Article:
(CNN) -- Archie Andrews has lived, died and become a zombie. And now, the cartoon character is returning to TV.
Archie Andrews' prior big foray onto the small screen was "The Archie Show," which aired on Saturday mornings in the late 1960s. Fox is now bringing him back, as early as next fall, in a live-action show called "Riverdale" that promises to be pretty different from the traditional Archie comics we're used to reading.
(And we won't even go into the ill-fated 1990 NBC TV movie.)
CNN spoke to writer Roberto Aguirre-Sacasa, who also does the creepy "Afterlife With Archie" comic books, about "Riverdale" after the series was announced Thursday.
CNN: How long has this idea been floating around?
Aguirre-Sacasa: It's something we've been talking about for a while. When [publisher] Jon Goldwater and I first met, we talked about live action -- we actually were thinking about doing it as a movie. We even got so far as selling it to Warner Bros., but we soon realized that there were many, many different stories we wanted to tell, and actually it was probably more suited to a TV show. It's been in the works for a few years, but the stars are finally aligning.
(Warner Bros. Television, like CNN, is owned by Time Warner.)
CNN: Will the characters be recognizable as the Archie characters we know?
Aguirre-Sacasa: Archie's still gonna have red hair, Betty is still gonna have blond hair and Veronica's gonna have dark hair. We are definitely not casting them retro-style to look like the comic book characters. They will definitely be contemporary kids.
The pilot is set on the first day of school, after Archie was working for his dad's construction company. He's gonna be all buff and muscular, and that's why all the girls fall for Archie. We're tweaking the mythology a bit to answer questions people have had for 75 years.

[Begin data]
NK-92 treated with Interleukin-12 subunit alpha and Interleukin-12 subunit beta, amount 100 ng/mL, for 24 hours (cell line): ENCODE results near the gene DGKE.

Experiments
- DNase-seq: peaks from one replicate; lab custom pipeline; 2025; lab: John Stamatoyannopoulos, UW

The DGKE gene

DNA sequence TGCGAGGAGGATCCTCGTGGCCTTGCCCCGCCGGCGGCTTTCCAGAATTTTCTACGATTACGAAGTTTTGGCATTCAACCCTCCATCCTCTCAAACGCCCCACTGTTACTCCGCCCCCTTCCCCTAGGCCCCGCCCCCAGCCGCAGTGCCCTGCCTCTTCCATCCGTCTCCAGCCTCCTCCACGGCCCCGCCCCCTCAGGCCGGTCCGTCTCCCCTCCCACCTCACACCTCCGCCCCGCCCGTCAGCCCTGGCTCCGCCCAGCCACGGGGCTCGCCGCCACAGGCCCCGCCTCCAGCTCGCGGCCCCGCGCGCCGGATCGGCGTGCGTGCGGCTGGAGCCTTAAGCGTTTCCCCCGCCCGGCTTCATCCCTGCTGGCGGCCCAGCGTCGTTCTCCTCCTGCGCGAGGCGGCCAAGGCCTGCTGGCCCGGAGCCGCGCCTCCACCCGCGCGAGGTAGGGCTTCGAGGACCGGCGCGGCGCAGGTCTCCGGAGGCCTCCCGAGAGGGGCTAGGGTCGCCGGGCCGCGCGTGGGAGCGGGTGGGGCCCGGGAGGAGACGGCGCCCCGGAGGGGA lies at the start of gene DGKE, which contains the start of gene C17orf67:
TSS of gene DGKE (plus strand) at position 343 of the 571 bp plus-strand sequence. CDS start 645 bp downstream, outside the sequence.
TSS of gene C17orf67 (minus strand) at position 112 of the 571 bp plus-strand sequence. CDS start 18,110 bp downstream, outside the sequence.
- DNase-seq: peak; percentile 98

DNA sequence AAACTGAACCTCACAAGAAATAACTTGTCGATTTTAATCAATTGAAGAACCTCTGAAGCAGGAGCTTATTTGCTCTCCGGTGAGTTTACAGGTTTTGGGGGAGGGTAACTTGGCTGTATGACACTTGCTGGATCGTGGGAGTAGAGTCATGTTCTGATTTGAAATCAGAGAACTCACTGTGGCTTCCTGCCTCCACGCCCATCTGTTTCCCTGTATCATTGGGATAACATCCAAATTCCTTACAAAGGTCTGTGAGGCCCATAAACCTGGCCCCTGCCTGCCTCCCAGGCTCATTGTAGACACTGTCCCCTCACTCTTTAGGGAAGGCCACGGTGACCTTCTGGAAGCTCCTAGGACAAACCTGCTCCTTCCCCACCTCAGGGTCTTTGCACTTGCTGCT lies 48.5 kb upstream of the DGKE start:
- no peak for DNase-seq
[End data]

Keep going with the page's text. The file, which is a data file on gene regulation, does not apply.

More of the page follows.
Jughead is still gonna wear that paper crown, it's so iconic. We are explaining for the first time in 75 years why he's wearing the crown. All these Easter eggs will have an explanation finally. They'll look like their iconic selves but with an edgier quality. Jughead will be more like Donnie Darko.
CNN: We hear the tone will be quite different from what we know.
Aguirre-Sacasa: A lot of the subtext is bubbling to the surface. One of the big stories we're telling in the pilot is that Veronica Lodge and her mother, Hermione Lodge, are moving to Riverdale because they're fleeing a financial scandal that her dad is involved in. It's very real world.
Kevin Keller is a big character in the comic books. In the comics, he's completely accepted as being gay, and there's no question about that. In the show, we'll look at what that really means for kids in a small town coming out -- who accepts them and who doesn't accept them.
Reggie has always been a frat boy douchebag, and we've never gotten to the core of why that is, and we're going to explore that, it has to do with Reggie's relationship with his parents. We're getting to the realness and the complexity of the characters. We're not going to arbitrarily make it dark, but we'll get real with these characters and make it a little bit weird, like "Twin Peaks" or "Blue Velvet," which is one of my favorite movies.
CNN: But will it still be funny?
Aguirre-Sacasa: There will absolutely be humor in this. The voice will have a sardonic, ironic edge to it. The characters will be witty and funny, and every story will be a quintessential "Archie" story with a twist to it. The humor will always be part of the bread and butter.
CNN: And the show will expand beyond the core characters?
Aguirre-Sacasa: Archie Comics have thousands of characters in their library. One of the example is how "Arrow" introduced the Flash and spun "The Flash" off.
We thought it would be great to have Josie and the Pussycats as a rival band, and they can spin off their own show.
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